Each one of those five nations which are also the five permanent members of the UN Security Council, views the protection of its critical infrastructure and information security in cyberspace as an element of the protection of its national security.

The Bulgarian cyber security strategy “Cyber Resilient Bulgaria” also states that “cyber security is a key element of the national security of the State”. Cyberspace is “viewed as the fifth domain of operations against the national interests, the territorial integrity, the national security of the sovereign states and against the rights and freedoms of citizens”.[7]

The perception of cyberspace as the fifth domain of warfare has led many countries to establish their own cyber commands and units for cyberspace operations. Back in 2009 the USA established U.S. Cyber Command (USCYBERCOM) as a sub-unified command of the Strategic Command. They also have cyber commands and divisions in the Air Force, the Naval Force, the Ground Troops, the Marine Corps and the Coast Guard, coordinated by a Joint Operations Centre. In June 2011 NATO adopted the Policy for Cyber Defence and established the NATO Cyber Defence Management Board. In 2014 Russia also established Information (and Cyber) Troops with divisions in the military districts and in the marine forces. China, Israel, North Korea and many other countries also have relevant structures. France in December 2016[8] and Germany in April 2017[9] established military cyber centres for response to cyber attacks.

It is written in the Plan for the Development of the Armed Forces in the Republic of Bulgaria 2020 that “capabilities will be developed in the field of communication and information systems, navigation systems and cyber defence.[10] Priority will be given to the development of a Centre for monitoring, analysis, response and recovery of the communication and information systems under the Cyber Defence Project, and to the development of the automated information system and adaptation of the field management systems within the NATO Federated Mission Networking”.

Main aspects of the fight against cyberterrorism

As cyberterrorism is a relatively new phenomenon, no common definition of it is available yet. In May 2000 Dorothy Denning have her view of what cyberterrorism was. In a testimony before the Special Oversight Panel on Terrorism Committee on Armed Services she said:

“Cyberterrorism is the convergence of terrorism and cyberspace. It is generally understood to mean unlawful attacks and threats of attack against computers, networks, and the information stored therein when done to intimidate or coerce a government or its people in furtherance of political or social objectives. Further, to qualify as cyberterrorism, an attack should result in violence against persons or property, or at least cause enough harm to generate fear. Attacks that lead to death or bodily injury, explosions, plane crashes, water contamination, or severe economic loss would be examples. Serious attacks against critical infrastructures could be acts of cyberterrorism, depending on their impact”.[11]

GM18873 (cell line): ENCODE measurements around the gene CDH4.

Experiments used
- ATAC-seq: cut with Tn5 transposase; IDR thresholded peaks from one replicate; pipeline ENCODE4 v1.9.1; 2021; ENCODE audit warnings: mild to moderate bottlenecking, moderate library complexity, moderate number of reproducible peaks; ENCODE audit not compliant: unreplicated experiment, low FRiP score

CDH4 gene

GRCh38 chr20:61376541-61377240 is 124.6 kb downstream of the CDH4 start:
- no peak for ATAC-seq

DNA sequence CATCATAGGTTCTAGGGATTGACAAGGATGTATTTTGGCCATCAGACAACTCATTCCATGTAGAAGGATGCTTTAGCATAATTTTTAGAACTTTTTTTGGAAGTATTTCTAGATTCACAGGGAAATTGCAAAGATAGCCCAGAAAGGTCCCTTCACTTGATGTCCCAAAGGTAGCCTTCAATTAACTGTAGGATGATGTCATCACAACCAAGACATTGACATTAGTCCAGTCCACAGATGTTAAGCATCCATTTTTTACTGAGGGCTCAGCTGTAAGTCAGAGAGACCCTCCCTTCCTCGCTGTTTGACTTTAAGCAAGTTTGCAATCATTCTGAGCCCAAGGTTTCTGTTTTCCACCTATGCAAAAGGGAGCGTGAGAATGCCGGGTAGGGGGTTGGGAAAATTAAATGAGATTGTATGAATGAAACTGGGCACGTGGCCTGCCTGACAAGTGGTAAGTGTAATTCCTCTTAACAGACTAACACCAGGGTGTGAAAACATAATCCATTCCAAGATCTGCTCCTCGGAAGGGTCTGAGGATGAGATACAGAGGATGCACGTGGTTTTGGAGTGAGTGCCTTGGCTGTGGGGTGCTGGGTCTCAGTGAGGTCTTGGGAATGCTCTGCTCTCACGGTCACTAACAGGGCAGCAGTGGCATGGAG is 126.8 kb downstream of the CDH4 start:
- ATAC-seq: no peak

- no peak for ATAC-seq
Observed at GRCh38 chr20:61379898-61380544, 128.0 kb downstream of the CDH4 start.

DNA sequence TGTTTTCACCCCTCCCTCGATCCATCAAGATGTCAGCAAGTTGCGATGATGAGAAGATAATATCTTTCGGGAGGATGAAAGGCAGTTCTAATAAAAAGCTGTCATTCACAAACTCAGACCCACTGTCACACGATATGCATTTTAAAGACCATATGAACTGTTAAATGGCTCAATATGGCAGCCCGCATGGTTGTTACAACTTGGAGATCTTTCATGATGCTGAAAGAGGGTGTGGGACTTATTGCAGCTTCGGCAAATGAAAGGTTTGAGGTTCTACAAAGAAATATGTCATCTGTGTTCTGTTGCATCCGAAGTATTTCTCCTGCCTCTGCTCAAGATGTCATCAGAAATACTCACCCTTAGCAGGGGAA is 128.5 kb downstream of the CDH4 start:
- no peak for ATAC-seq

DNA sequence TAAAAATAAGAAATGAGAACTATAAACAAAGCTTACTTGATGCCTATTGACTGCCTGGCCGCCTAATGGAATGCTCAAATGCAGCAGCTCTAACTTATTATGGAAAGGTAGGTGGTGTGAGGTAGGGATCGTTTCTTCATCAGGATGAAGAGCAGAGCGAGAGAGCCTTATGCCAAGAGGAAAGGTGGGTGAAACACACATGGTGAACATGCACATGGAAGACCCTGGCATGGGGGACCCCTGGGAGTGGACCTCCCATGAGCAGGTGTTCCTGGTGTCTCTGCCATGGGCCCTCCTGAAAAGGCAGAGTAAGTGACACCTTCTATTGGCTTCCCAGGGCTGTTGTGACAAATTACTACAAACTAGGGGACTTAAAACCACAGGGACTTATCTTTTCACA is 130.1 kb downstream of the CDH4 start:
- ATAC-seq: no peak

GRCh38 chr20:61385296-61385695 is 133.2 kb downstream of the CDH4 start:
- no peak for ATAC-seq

Another commonly accepted definition is that cyberterrorism is an attack in cyberspace with the aim of compromising a computer system or network. It can be perpetrated by a State, an individual or as a criminal offence. The media use widely the term “hacker” attack to foster public understanding of what it really is.

An international legal instrument specifically regulating cyberterrorism is unavailable yet. There is only one regional agreement promoting cooperation in the case of various forms of terrorism but it … does not include cyberattacks as a criminal offence”. This is the regional agreement of the Association of Southeast Asia Nations (ASEAN).[12] Therefore, a comprehensive legal framework for combating international terrorism is unavailable yet.

If international terrorism is “acts of violence which are illegal under international law (illegal activity of persons, groups and organisations, possibly States) that instigate, incite, facilitate, organise or participate in the perpetration of unlawful acts, which threaten the physical integrity of persons/groups of persons, which create a state of terror, cause serious material injuries and destruction with the aim to compel a third party (a State, an intergovernmental organisation, physical or legal persons or groups of persons) to perform or abstain from performing any act”, then cyberterrorism falls under this definition. In cyberterrorism, the international element exists in almost all cases. Attackers do not need to be physically present at the place of the attack. In many cases they are in another country or use the so-called “proxy” servers or a similar method whereby their activity goes via servers in other countries. This makes it extremely difficult to track down the physical perpetrator and to establish the jurisdiction.